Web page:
San Francisco’s school board looks remarkably different than it did a year ago.
In 2022 alone, three Board of Education members were recalled and replaced by Mayor London Breed, a payroll disaster kept picking up steam as staff shortages permeated schools, the state oversaw another careful budget approval process with layoffs on—then largely off—the table, Lowell High School's selective admissions were restored, and a new superintendent stepped in. Voters also replaced one of the appointed board members, Ann Hsu, after controversy over racist statements made in a candidate questionnaire.
The board sought to restructure itself to ensure good governance and a focus on providing for students by taking a step back with ideas and moving into oversight of San Francisco Unified School District staff.
Last week, the board held its regularly scheduled leadership vote and, to some atypical rancor, elevated Vice President Kevine Boggess to president while electing Lisa Weissman-Ward as vice president. The Standard spoke with Boggess to talk about the landscape ahead.
What had you go for the presidency this month? What did you make of the political pushback compared to other leadership votes?
We had a new process this time where we split the vote for the president to happen in two votes so there would be more opportunity for public info and dialogue on what was happening and why. People used it as a moment to express their fears and concerns and desires for who they wanted to have in board leadership.
Some of it is a reflection of our post-recall reality. For a certain segment of the city, they view our board as existing as progressives and moderates versus people who are committed to kids. This is our first role.
What path is SFUSD on after the past year?
Some of our lingering crises and problems we haven’t been able to resolve affect our staff and families at school sites. Since President Lam took over and started on a different trajectory for our board, we’ve been locked into that. We’re still pursuing a path where the board has an aggressive and assertive role in holding the superintendent accountable.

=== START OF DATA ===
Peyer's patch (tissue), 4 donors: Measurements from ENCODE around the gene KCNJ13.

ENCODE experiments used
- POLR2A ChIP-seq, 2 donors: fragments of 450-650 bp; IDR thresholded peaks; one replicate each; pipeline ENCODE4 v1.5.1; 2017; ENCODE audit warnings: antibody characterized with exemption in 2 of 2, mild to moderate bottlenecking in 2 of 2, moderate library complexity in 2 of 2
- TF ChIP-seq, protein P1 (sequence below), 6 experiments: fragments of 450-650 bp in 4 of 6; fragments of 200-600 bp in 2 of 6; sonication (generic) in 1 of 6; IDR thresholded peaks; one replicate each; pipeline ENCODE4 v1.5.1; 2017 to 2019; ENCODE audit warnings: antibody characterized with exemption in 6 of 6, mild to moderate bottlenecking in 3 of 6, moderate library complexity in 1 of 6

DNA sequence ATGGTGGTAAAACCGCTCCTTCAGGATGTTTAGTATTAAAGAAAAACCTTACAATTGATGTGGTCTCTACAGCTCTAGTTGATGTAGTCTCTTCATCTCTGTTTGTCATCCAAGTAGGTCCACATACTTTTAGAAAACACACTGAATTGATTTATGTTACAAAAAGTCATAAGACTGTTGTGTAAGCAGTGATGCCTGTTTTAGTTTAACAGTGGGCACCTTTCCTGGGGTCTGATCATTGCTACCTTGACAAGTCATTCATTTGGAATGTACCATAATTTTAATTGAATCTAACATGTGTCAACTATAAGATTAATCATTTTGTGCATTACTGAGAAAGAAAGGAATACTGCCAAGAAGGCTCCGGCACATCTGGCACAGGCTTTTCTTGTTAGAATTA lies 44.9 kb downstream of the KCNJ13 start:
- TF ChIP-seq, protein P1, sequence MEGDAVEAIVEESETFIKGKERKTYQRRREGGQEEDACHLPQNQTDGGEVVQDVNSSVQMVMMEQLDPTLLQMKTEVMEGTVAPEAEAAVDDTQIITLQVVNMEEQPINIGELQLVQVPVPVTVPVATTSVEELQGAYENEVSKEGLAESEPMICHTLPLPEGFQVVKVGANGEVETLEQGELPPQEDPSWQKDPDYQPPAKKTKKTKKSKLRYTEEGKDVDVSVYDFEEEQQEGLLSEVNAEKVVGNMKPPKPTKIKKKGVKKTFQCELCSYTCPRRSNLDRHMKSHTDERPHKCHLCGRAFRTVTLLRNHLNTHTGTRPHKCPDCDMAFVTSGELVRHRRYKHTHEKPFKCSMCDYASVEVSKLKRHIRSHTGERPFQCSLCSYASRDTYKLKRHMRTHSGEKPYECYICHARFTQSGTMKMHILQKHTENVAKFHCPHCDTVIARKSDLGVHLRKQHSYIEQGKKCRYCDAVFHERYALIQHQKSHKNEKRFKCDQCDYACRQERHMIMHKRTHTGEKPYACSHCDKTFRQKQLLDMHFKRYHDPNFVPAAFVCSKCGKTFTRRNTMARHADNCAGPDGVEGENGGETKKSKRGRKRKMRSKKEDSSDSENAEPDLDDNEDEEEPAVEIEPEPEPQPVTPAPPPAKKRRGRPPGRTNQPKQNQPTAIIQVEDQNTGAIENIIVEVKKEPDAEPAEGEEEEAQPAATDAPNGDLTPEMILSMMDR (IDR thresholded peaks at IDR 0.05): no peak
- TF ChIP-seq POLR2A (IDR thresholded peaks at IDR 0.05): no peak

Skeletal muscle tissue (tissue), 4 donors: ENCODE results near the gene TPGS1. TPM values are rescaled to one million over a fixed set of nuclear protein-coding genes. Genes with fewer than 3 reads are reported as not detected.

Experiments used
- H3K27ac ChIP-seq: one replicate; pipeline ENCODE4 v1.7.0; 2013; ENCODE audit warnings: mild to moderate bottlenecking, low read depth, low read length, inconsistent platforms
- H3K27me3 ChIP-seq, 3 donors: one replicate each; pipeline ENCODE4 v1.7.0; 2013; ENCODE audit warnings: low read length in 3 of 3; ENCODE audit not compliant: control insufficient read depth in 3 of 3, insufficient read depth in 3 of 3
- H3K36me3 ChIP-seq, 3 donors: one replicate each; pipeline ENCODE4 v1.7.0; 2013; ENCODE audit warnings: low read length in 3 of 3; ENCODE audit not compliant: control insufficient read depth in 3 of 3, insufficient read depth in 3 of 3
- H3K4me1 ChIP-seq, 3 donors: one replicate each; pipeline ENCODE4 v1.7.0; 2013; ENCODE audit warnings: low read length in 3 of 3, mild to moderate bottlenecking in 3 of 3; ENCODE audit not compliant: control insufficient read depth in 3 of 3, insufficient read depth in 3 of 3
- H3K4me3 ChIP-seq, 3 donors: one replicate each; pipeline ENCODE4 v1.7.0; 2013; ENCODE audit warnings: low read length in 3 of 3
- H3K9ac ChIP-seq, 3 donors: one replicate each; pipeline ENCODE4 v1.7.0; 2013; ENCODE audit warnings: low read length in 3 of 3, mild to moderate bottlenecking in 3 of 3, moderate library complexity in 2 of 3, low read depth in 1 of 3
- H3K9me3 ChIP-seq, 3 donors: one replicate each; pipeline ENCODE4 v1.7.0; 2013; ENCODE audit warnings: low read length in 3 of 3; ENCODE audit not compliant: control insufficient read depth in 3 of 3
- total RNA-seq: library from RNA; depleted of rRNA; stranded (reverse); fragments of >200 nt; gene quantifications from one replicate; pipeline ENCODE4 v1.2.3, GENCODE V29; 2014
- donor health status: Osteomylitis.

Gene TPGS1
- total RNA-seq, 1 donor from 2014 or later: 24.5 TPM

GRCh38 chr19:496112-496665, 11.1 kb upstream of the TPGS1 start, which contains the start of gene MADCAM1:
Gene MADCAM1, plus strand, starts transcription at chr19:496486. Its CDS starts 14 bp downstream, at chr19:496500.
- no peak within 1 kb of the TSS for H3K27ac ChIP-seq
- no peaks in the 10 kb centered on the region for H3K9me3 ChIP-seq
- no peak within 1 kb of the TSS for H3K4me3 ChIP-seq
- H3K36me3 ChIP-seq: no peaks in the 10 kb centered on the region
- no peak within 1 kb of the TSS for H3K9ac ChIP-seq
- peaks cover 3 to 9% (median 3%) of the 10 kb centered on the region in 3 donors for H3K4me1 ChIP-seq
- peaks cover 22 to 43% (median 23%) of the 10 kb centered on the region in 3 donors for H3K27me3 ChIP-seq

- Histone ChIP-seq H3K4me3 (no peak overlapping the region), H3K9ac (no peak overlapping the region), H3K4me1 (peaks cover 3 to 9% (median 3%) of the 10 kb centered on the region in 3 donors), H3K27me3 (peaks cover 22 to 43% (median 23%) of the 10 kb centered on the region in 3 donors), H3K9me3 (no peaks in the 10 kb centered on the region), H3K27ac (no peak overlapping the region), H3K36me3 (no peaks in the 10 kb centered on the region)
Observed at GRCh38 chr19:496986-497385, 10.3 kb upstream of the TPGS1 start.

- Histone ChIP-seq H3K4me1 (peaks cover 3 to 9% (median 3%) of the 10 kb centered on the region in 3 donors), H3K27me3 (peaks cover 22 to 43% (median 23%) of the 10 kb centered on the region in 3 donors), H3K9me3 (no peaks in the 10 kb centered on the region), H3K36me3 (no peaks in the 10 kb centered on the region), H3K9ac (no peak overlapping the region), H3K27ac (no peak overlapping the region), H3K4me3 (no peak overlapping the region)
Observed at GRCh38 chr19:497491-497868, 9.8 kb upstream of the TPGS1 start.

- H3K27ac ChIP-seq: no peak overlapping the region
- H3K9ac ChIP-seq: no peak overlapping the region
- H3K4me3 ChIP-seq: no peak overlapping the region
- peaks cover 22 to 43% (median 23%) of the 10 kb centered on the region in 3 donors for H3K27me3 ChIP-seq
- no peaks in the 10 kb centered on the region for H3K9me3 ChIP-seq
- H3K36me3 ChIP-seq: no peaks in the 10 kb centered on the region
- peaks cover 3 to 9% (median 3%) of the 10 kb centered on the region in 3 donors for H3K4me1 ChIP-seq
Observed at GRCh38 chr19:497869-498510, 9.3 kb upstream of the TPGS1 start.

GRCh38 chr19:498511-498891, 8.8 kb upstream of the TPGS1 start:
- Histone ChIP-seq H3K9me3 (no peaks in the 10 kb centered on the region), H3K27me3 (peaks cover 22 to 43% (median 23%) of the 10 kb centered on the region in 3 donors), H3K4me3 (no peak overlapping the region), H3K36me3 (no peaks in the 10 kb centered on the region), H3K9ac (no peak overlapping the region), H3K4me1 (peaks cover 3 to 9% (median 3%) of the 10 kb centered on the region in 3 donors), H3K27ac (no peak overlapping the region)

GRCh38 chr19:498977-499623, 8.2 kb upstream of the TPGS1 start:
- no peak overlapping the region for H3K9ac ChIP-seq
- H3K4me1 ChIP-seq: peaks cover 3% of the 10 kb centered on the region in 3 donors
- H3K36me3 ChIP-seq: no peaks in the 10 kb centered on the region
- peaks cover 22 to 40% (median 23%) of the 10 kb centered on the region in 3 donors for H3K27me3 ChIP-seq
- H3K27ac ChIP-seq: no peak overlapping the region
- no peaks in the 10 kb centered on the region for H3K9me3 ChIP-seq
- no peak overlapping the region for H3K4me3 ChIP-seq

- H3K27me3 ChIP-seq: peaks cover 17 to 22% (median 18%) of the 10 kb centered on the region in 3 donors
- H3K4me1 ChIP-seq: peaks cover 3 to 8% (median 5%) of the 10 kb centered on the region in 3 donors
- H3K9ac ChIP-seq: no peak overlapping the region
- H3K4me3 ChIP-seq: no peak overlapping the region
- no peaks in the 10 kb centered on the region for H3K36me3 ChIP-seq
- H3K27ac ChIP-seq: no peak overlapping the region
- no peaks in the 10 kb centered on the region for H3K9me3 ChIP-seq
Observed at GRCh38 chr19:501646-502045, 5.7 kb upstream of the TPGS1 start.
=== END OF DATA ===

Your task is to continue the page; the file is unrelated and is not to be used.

What are the board’s priorities going into this next calendar year? What’s the timeline to meet new goals?
We’re essentially in a place right now where the superintendent is drafting and finalizing his interim goals to go with the goals that the board came up with. The superintendent is going to be working on essentially developing the plan to implement those goals. We’re going to be having monitoring meetings to check the progress and status of those.
What’s next for budget planning and ensuring the district no longer relies on outside consultants to make payroll function better than it is now?
The Empower situation is urgent. There are internal processes that are currently happening to get our central office administration payroll in order. They’re going about that and taking the steps to get us there. I’m unsure of the timetable for that.
The high school task force is meeting to evaluate the district’s offerings and make recommendations, including admissions. There’s interest in that and, as always, what comes of Lowell High School. What are you looking toward as that process unfolds and the board has to make another decision related to Lowell's admissions?
I’m excited to talk about all of our high schools and how we can make all of them better. I went to Thurgood Marshall [Academic High School] when it was the new school in the Bayview. It was supposed to be the Lowell of that side of the city. It didn’t live up to that expectation. For me, it’s about how do we raise perception as well as what’s available so students are getting the best education regardless of the school?
Do you think there's still a contingent of people who won't accept if there's a recommendation that ends Lowell’s selective admissions process?
There’s always a contingent of people not willing to accept things. I still get people now who threaten to recall me, which people have been doing since before I was sworn in [in January 2021].
There’s a political climate that’s divisive, to a certain extent. People see political offices as trophies of their victories. For us, we’re just focused on the kids. We will make sure everyone who is upset or frustrated has an opportunity to voice that.
This has been edited for clarity and length.
Ida Mojadad can be reached at [email protected]